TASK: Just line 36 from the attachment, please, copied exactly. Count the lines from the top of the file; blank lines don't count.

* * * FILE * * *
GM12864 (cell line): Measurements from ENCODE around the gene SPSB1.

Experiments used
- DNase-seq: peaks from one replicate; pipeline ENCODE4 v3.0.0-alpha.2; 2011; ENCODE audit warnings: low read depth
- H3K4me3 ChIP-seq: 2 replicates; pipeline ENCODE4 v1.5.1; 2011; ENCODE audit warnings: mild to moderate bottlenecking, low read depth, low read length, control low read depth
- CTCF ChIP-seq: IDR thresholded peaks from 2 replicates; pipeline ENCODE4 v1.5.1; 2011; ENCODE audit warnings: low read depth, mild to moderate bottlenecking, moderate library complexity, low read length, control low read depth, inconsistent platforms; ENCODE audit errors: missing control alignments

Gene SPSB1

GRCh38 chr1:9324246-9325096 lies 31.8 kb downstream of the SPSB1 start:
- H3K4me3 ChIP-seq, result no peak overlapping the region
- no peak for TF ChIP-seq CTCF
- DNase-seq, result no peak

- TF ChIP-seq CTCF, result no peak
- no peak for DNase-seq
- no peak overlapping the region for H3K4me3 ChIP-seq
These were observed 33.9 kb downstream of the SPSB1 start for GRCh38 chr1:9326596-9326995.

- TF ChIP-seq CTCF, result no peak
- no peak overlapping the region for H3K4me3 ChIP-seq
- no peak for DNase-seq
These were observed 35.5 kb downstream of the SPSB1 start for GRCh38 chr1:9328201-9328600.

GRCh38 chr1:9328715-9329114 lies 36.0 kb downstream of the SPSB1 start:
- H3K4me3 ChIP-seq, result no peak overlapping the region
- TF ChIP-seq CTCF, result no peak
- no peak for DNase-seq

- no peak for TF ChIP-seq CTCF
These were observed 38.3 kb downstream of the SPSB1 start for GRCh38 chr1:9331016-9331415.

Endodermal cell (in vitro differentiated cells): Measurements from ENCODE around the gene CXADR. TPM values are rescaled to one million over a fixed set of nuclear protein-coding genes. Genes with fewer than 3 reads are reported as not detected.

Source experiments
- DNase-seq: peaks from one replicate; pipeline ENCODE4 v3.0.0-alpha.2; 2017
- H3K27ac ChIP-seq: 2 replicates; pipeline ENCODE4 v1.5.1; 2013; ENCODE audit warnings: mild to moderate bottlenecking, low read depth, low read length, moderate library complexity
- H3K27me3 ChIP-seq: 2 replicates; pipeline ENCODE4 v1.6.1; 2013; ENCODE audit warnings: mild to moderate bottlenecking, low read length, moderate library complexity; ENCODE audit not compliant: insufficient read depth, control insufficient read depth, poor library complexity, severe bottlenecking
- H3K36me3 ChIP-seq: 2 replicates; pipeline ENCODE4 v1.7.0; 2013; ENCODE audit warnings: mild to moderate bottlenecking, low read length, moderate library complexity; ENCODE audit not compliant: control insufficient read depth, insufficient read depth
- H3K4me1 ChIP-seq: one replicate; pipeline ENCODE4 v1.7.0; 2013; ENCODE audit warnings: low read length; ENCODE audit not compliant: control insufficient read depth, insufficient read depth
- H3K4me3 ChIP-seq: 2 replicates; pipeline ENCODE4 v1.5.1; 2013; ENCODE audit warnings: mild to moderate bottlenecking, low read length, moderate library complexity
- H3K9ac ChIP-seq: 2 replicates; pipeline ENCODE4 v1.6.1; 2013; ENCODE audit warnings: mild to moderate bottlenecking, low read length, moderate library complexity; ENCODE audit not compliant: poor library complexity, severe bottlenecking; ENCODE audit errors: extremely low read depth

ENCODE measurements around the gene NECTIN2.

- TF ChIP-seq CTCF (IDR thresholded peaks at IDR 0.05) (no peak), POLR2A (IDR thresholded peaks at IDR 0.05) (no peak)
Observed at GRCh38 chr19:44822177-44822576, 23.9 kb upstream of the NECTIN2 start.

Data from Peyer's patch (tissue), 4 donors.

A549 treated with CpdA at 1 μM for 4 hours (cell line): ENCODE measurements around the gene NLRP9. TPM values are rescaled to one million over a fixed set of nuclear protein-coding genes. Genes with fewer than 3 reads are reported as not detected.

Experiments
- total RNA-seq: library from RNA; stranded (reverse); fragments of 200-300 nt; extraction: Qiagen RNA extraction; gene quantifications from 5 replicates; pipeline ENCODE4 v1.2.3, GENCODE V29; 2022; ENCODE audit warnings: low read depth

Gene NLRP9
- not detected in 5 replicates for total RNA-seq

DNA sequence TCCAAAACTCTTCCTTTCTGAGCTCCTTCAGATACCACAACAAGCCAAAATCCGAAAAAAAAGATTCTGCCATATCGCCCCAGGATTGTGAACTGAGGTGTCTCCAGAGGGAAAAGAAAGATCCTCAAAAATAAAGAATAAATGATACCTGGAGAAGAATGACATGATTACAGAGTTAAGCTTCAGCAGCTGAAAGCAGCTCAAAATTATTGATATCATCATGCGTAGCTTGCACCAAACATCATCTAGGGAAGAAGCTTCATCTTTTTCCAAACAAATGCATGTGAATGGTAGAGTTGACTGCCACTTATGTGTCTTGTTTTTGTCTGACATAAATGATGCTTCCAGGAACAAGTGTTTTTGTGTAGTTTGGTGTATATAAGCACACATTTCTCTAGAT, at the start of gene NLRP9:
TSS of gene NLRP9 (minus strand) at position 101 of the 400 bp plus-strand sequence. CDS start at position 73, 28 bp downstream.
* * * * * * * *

Observed at GRCh38 chr19:44822177-44822576, 23.9 kb upstream of the NECTIN2 start.